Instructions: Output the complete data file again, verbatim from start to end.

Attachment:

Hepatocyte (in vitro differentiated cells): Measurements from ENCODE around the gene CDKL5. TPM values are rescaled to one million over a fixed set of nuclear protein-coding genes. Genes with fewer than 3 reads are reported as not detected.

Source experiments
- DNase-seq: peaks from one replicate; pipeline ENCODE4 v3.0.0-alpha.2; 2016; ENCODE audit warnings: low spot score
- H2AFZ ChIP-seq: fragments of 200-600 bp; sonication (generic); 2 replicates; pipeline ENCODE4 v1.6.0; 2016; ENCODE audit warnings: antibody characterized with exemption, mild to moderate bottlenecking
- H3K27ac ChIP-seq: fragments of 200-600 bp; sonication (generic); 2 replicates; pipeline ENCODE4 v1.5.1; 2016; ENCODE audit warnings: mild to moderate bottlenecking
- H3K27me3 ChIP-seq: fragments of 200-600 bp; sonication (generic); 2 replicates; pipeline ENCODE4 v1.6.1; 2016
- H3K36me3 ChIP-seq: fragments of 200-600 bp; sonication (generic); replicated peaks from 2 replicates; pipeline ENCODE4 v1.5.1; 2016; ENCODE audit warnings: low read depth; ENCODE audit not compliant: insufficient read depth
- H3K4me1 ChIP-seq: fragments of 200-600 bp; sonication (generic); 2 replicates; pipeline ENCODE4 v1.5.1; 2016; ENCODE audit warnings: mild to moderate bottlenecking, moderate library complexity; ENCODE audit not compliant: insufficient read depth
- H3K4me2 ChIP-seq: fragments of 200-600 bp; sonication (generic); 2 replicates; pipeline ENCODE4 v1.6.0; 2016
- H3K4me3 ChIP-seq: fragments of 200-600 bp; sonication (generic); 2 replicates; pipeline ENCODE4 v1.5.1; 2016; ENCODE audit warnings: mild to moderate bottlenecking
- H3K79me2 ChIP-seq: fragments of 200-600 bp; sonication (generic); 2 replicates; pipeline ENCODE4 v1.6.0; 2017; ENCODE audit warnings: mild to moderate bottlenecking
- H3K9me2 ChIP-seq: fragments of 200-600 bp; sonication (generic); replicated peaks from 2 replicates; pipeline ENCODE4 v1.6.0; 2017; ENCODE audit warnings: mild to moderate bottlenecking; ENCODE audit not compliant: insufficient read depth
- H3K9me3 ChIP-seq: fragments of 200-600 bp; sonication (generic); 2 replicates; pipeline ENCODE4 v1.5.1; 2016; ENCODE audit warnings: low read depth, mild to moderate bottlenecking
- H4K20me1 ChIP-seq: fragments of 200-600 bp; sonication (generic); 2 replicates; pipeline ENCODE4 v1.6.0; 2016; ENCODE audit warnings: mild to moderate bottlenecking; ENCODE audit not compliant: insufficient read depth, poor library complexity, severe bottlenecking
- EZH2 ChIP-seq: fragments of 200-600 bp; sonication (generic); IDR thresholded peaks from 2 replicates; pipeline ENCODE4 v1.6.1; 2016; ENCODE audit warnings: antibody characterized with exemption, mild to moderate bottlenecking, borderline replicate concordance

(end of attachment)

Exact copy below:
Hepatocyte (in vitro differentiated cells): Measurements from ENCODE around the gene CDKL5. TPM values are rescaled to one million over a fixed set of nuclear protein-coding genes. Genes with fewer than 3 reads are reported as not detected.

Source experiments
- DNase-seq: peaks from one replicate; pipeline ENCODE4 v3.0.0-alpha.2; 2016; ENCODE audit warnings: low spot score
- H2AFZ ChIP-seq: fragments of 200-600 bp; sonication (generic); 2 replicates; pipeline ENCODE4 v1.6.0; 2016; ENCODE audit warnings: antibody characterized with exemption, mild to moderate bottlenecking
- H3K27ac ChIP-seq: fragments of 200-600 bp; sonication (generic); 2 replicates; pipeline ENCODE4 v1.5.1; 2016; ENCODE audit warnings: mild to moderate bottlenecking
- H3K27me3 ChIP-seq: fragments of 200-600 bp; sonication (generic); 2 replicates; pipeline ENCODE4 v1.6.1; 2016
- H3K36me3 ChIP-seq: fragments of 200-600 bp; sonication (generic); replicated peaks from 2 replicates; pipeline ENCODE4 v1.5.1; 2016; ENCODE audit warnings: low read depth; ENCODE audit not compliant: insufficient read depth
- H3K4me1 ChIP-seq: fragments of 200-600 bp; sonication (generic); 2 replicates; pipeline ENCODE4 v1.5.1; 2016; ENCODE audit warnings: mild to moderate bottlenecking, moderate library complexity; ENCODE audit not compliant: insufficient read depth
- H3K4me2 ChIP-seq: fragments of 200-600 bp; sonication (generic); 2 replicates; pipeline ENCODE4 v1.6.0; 2016
- H3K4me3 ChIP-seq: fragments of 200-600 bp; sonication (generic); 2 replicates; pipeline ENCODE4 v1.5.1; 2016; ENCODE audit warnings: mild to moderate bottlenecking
- H3K79me2 ChIP-seq: fragments of 200-600 bp; sonication (generic); 2 replicates; pipeline ENCODE4 v1.6.0; 2017; ENCODE audit warnings: mild to moderate bottlenecking
- H3K9me2 ChIP-seq: fragments of 200-600 bp; sonication (generic); replicated peaks from 2 replicates; pipeline ENCODE4 v1.6.0; 2017; ENCODE audit warnings: mild to moderate bottlenecking; ENCODE audit not compliant: insufficient read depth
- H3K9me3 ChIP-seq: fragments of 200-600 bp; sonication (generic); 2 replicates; pipeline ENCODE4 v1.5.1; 2016; ENCODE audit warnings: low read depth, mild to moderate bottlenecking
- H4K20me1 ChIP-seq: fragments of 200-600 bp; sonication (generic); 2 replicates; pipeline ENCODE4 v1.6.0; 2016; ENCODE audit warnings: mild to moderate bottlenecking; ENCODE audit not compliant: insufficient read depth, poor library complexity, severe bottlenecking
- EZH2 ChIP-seq: fragments of 200-600 bp; sonication (generic); IDR thresholded peaks from 2 replicates; pipeline ENCODE4 v1.6.1; 2016; ENCODE audit warnings: antibody characterized with exemption, mild to moderate bottlenecking, borderline replicate concordance